I hope they address these issues in the future as otherwise it would be perfect.

For the kind of fishing I do (shallow water, creeks and streams mostly) it's not the ideal boat. I likely should have bought the outback (which is what I went to buy) or even the revolution but let the dealer talk me into the PA so that's on me.

Were I always fishing or traveling in 2.5 - 3ft water or deeper the mast bending problem obviously would not exist but the noise at full stroke (my third biggest issue next to the mast bending issues and rudder) is not acceptable. flats fish spook very easily and everyone knows how sound travels through water.... this thing is very very noisey.

I have "trained" myself to not quite fully stroke the pedals but how much thrust am I losing that way?

Maybe I'll be able to find a local guy that want's a PA and work out a trade on a outback or revo with him.

For deeper water with the rudder, and hull slap from the drive corrected (seat doesn't become much of an issue if you dont' have to use the paddle) it's as near perfect as i could imagine.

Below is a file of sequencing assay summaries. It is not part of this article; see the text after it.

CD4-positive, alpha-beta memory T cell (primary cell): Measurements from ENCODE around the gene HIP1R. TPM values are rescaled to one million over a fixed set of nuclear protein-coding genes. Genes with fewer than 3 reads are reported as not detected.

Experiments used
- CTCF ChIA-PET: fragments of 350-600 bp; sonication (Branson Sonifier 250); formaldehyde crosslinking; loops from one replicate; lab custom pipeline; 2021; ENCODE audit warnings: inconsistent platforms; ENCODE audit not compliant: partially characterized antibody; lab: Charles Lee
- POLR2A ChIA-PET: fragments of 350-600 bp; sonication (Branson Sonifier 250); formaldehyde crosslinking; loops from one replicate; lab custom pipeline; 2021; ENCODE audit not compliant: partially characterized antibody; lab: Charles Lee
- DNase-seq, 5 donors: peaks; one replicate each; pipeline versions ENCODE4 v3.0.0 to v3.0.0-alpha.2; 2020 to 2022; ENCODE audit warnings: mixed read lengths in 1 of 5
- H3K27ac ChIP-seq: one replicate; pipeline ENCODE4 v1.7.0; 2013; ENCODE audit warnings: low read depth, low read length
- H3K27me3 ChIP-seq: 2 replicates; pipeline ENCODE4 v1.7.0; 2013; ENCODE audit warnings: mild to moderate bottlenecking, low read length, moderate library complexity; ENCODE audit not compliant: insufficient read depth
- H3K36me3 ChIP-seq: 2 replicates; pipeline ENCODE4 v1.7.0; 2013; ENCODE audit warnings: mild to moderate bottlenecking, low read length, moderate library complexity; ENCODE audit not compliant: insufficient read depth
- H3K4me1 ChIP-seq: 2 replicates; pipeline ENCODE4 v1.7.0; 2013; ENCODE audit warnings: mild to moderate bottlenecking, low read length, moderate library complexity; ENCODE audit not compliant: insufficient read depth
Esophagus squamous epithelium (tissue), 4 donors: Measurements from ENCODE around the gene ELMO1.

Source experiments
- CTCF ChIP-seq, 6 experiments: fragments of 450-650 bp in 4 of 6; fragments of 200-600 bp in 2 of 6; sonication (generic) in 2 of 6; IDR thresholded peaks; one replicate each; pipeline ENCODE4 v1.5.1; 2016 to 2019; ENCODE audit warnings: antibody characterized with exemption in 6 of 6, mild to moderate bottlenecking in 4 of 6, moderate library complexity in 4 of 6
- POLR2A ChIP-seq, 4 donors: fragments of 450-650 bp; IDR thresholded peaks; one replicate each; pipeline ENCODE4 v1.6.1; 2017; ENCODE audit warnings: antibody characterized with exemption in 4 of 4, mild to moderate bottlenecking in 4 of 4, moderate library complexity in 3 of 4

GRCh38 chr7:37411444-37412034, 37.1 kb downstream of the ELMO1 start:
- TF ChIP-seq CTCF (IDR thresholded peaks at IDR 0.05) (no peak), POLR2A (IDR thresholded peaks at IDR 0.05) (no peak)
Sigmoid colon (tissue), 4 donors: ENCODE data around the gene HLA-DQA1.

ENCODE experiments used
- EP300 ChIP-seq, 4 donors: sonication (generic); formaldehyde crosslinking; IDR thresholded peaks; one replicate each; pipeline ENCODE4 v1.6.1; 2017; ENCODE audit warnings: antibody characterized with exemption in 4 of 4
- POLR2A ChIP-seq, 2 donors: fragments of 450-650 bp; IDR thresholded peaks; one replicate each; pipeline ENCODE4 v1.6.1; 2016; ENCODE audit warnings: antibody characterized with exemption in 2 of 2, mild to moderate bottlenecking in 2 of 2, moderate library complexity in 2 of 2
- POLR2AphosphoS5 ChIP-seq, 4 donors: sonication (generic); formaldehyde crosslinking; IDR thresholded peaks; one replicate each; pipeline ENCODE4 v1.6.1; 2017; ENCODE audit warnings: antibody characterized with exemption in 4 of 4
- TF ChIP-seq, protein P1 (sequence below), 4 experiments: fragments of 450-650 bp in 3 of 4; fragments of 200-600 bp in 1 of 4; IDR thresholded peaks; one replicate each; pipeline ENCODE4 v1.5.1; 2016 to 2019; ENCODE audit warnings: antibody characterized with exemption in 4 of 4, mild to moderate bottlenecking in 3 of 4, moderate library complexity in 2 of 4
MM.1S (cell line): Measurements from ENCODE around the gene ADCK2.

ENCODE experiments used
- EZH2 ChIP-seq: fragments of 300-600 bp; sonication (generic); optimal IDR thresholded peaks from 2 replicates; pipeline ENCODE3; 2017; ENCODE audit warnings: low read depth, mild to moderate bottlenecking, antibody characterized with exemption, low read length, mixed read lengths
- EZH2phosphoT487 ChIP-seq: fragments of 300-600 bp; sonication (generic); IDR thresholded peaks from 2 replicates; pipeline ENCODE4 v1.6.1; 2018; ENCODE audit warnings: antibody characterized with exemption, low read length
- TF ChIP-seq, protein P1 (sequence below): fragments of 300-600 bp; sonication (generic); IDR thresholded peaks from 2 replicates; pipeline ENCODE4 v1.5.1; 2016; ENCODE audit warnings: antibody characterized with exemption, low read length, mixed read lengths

PS: yes I've read through all the PA rudder threads and nothing has made it any better. I believe it's simply a bad design and the dealer admits that eveyone he's sold one too has complained about the rudder, the masts bending easily, the nonadjustable seat and the paddle being too short. he's only sold 10 of them (all he's gotten) but says I'm only the second to complain about the drive slapping the hull.... maybe it doesn't bother the other guys...


Last edited by kaferhaus on Mon Sep 07, 2009 4:17 pm, edited 2 times in total.

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PostPosted: Mon Sep 07, 2009 1:44 pm 
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Joined: Wed Jun 11, 2008 8:28 pm
Posts: 11
Location: Fairhope, Al.
Bro, did you demo this kayak before you bought it? Seems like you would have noticed these problems before you did and bought the Revo or Outback instead. That's why the dealers offer demo's in the first place. Oh , that's right, you bought it used, not from a dealer ( I've seen your other posts).

There is no way your local dealer would have put you in that kayak. I'm 5'10 and it's borderline too big for me. My properly fitted Revolution has no "knocking" issues at full pedal stroke and it flies with the mid size turbo's.

My dealer doesn't reccomend any Mirage drive kayaks for paddling in log strewn, murky water. Common sense says that a quarter inch shaft is going to bend if you hit it with 250-300 pounds (combined weight of peddler and kayak). I've hit pilings and logs with mine with no problems because I take it easy when I know there are obstructions around.

Sounds like you just bought the wrong boat. No reason to dis the PA because you made a mistake.